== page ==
So, for my money, I think using an astronomy textbook is an important part of the introductory science survey course. Yes, they can be expensive, but in the grand scheme of things that go into a college education, textbooks really aren’t. My most convincing evidence is that the $45 that students pay for the LECTURE TUTORIALS FOR INTRODUCTORY ASTRONOMY initially seems outrageous for a “work book” BUT, students rarely complain because they really, really use the book as part of their learning and they find it valuable. If students felt that the astronomy textbook helped them learn the material and they found it valuable, they wouldn’t care if it cost $235 (of course, if you haven’t looked at the half priced e-books or loose-leaf for students as an significantly lower cost option, you should talk to the next textbook sales representative that comes through the door – these lower-price alternatives are getting really attractive!).
I think the consistent problem that most astronomy faculty face related to textbooks is nothing short of simply OPERATOR ERROR. If professors never ask students to be responsible for learning from the textbook without the instructor repeating or, even worse, and I’ve seen it, reading from the textbook during lecture, then why would students ever think a textbook is valuable. This problem is much better documented in physics than astronomy, where too many physics professors don’t’ use the textbook for anything other than problems at the end of the chapter. Eric Mazur says that, even at Harvard, students won’t read unless you require it of them. My experience is that this applies no matter what your student demographic is. (I add this additional provocation for those who are about to say, “but my community college students couldn’t possibly read the book.” I don’t see any truly convincing evidence of this–readability on astronomy books show that many are purposefully done at pre-high school reading-level anyway.)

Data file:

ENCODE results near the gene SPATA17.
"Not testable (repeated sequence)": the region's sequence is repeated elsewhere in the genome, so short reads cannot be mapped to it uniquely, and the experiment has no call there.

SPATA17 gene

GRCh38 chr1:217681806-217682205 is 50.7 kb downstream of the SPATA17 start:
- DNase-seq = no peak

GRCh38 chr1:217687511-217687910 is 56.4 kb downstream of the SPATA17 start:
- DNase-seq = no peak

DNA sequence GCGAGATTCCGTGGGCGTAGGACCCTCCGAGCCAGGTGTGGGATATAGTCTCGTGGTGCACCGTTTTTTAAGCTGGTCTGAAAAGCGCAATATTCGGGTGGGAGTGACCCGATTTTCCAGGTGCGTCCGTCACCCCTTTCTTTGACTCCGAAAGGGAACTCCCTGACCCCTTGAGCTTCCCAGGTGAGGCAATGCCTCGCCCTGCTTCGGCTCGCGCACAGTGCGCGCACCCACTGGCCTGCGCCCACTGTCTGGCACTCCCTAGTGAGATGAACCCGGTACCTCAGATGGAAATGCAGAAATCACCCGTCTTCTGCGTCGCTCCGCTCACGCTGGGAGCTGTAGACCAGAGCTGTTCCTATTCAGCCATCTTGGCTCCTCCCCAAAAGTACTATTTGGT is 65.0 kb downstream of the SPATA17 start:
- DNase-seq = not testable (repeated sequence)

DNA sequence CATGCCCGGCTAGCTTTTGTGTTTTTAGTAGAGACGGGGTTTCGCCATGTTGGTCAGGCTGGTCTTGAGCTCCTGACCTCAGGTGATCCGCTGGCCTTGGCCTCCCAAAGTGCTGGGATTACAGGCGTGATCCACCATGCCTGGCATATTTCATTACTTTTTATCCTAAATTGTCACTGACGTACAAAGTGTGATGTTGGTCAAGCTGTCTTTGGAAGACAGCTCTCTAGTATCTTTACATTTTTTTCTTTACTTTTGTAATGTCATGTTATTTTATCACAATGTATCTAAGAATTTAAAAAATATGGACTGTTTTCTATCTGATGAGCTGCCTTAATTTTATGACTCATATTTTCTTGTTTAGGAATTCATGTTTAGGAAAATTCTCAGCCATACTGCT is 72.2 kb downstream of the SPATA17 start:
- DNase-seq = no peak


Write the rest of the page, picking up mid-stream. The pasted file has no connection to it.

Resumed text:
Speaking for a moment as a textbook author, one thing that I have definitely learned is that no textbooks end up being perfectly accurate – even after tens of people read and comment and carefully check the drafts. Errors do somehow frustratingly slip through the textbook creation process—and some faculty out there love to find and point out those errors! However, I’m absolutely sure that if 25 experts were to look at your PowerPoint slides and listen to your lectures, very few of any of us are error free in our presentations. Unless you’ve had 25 experts review your lectures, you’re probably guilty of giving out some misinformation. Textbooks at least have had some (gulp, a lot, usually) expert review. The other thing I’ve learned that I didn’t fully understand before is that modern textbooks have pedagogical tools, as mentioned above, that really do matter to novice readers. Websites, nor trade books, often have these things that really do help students learn the material more efficiently, particularly struggling ones.
My thinking is that students should be required to learn from the textbook and that portions of exams should be allocated to material from the textbook that is NOT specifically covered in lecture, but students are specifically made aware of what they are to learn. I don’t want to spend my valuable class time telling them facts they can read in a much more precise and attractive language than I can “say” during class time. This doesn’t mean that you should abdicate your responsibility to helping students learn—however, if you are only asking your students to memorize what you say in class, you are missing a grand opportunity to teach students how to find, understand, and internalize material on their own. And, for many of us, we hope that we are helping our students, at least a little bit, become more talented life-long learners.